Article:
The recent radiological diagnostic techniques (PET, fMRI) prove that acupuncture can activate further parts of central nervous system parts such as nucleus accumbens, amygdala, habenula, thalamic nuclei, etc16.

16Yamamoto, T: YNSA publications (1998, 2004, 2010)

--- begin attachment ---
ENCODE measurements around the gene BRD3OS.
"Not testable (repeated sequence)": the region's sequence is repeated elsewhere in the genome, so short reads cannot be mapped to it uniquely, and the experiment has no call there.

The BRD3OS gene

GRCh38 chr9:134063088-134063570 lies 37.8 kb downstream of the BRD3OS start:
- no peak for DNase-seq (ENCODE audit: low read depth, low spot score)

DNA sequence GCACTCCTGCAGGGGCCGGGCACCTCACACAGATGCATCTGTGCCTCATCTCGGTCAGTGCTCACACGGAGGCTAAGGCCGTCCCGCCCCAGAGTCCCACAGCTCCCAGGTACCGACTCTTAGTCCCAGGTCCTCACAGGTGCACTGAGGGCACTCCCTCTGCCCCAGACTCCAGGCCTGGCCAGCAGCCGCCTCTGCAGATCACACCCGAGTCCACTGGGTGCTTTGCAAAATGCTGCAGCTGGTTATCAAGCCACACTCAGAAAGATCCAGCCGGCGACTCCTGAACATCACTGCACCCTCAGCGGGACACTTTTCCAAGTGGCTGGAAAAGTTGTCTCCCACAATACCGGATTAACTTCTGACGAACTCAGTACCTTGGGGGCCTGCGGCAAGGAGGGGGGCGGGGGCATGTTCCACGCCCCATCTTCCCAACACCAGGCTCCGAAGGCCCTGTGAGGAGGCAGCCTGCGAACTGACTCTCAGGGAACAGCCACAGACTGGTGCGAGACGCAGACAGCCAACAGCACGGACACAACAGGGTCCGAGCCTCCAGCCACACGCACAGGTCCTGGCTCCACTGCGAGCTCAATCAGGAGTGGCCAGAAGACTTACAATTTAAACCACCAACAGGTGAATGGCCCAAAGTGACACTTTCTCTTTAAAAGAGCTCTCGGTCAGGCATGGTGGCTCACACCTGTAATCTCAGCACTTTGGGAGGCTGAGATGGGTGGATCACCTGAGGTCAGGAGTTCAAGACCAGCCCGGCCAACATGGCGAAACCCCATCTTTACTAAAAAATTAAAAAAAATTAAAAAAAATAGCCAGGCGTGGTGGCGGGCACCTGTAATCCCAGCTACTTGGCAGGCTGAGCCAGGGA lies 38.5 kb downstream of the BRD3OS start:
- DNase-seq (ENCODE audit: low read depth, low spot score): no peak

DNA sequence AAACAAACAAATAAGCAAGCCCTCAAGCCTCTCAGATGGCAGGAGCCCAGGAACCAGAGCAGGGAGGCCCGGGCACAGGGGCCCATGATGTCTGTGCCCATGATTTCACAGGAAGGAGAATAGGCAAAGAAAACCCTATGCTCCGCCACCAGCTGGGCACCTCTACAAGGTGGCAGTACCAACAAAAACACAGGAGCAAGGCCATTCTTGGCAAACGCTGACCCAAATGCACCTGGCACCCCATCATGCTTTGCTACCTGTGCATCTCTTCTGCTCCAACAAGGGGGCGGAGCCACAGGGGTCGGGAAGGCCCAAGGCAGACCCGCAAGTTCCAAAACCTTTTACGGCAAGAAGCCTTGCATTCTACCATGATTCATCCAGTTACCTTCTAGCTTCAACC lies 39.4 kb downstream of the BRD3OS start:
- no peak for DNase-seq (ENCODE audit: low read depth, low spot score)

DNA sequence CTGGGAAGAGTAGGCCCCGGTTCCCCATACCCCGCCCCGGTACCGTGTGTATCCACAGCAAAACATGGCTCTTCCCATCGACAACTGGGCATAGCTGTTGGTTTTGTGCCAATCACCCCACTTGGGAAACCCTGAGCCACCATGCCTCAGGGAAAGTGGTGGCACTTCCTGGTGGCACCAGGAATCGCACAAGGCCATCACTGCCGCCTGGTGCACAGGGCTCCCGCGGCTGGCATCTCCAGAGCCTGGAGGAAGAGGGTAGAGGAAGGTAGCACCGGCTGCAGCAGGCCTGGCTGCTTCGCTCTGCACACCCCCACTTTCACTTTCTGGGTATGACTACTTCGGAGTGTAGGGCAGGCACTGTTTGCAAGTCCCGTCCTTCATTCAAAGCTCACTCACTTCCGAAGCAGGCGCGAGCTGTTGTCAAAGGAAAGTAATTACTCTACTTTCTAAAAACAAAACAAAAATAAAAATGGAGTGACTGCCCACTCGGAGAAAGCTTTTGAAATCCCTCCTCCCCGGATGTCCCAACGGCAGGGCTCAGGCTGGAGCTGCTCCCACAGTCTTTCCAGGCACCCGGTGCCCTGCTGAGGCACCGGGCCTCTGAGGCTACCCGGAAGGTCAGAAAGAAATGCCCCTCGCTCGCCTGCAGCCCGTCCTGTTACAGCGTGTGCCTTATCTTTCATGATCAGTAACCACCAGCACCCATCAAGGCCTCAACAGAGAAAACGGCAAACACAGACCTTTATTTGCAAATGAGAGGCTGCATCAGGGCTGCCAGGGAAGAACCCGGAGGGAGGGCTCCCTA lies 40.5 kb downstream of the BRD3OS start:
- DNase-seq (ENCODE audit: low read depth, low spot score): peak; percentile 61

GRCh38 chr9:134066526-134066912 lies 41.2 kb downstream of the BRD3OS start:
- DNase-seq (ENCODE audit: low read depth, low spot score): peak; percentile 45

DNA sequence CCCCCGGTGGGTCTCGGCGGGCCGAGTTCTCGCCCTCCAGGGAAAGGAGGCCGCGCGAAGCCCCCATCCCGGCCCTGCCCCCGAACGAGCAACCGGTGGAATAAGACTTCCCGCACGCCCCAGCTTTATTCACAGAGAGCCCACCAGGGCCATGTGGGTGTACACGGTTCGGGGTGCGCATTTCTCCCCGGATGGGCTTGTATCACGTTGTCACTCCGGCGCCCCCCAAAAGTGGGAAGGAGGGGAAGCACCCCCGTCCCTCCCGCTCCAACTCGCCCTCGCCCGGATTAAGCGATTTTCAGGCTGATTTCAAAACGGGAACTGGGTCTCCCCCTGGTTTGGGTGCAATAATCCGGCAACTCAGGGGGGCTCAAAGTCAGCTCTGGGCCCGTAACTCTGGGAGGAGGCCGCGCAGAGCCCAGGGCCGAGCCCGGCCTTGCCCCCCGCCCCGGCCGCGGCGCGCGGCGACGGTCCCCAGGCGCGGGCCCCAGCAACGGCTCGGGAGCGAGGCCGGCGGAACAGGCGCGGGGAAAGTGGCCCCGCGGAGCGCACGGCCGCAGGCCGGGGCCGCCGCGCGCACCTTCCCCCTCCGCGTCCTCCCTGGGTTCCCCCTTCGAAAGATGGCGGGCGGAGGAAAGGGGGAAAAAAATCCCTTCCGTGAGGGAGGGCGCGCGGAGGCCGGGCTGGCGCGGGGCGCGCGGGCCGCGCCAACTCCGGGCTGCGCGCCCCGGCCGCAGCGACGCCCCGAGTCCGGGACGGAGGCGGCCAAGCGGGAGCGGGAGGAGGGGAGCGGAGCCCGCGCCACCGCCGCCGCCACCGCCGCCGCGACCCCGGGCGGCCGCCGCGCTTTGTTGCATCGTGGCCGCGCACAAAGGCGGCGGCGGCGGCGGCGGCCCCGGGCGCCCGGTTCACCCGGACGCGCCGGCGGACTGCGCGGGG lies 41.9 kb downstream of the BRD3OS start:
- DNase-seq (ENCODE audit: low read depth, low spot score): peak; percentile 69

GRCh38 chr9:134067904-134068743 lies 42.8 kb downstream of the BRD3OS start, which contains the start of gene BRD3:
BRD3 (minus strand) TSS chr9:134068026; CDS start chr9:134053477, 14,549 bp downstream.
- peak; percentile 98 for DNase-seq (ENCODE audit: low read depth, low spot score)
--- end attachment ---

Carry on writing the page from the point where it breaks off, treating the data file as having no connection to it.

Perhaps the most exciting period of research of analgesic effect of acupuncture was when it was evident that naloxon, which is an endorphin antagonist can inhibit the analgesic effect of acupuncture, too. In a study volunteer participants with artificially induced toothache were treated by manual stimulation of LI4 acupuncture point17 to relieve pain. One group received intravenous saline; the other group received intravenous naloxon. None of the participants knew which group they were in. (This is a typical example of double blind clinical research.) In the first group the pain was eliminated in 30 minutes and the effect persisted longer than one hour. The pain did not subside in naloxon group in spite of dry needling. At the same time the participants of placebo group received placebo injection with the instruction that it was a strong painkiller medicine. These participants did not experience any alleviation of their pain at all18. A subsequent study conducted by Cheng & Pomeraz [6] shows that an increasing dosage of naloxon causes increasing blocking of acupuncture analgesia (AA). Shortly after this it was published that the dosage of naloxon needed to block AA depended on applied frequency of electro acupuncture (EA). It is less in case of 2 Hz than in case of 15 Hz and comparatively lot more naloxon was necessary to inhibit pain relief induced by 100 Hz EA. Based on cross-tolerance studies it has become certain that there are different endogenous opiate mediations depending on the frequency of needle stimulation, and all this takes place via different receptors19. In 1985 an anti-opioid peptide was first isolated from bovine brain which was chemically equivalent to angiotenzin II. Based on this knowledge the explanation of the antihypertensive effect of acupuncture compared with ACE inhibitors is thought provoking. The antihypertensive effect of opioids has long been known. Using the opioids as medicines is proved to be difficult because their elimination in the body is too fast. On the other hand if we inhibit the final synthesis of angiotensin II - ACE inhibitors are examples of this - it loses its antiopioid effect hence we can lower blood pressure, however it eventually happens due to opioid peptides of the body. Lowering blood pressure in the so called neurogenic stage of hypertension could be achieved more directly through opioids facilitated by acupuncture20.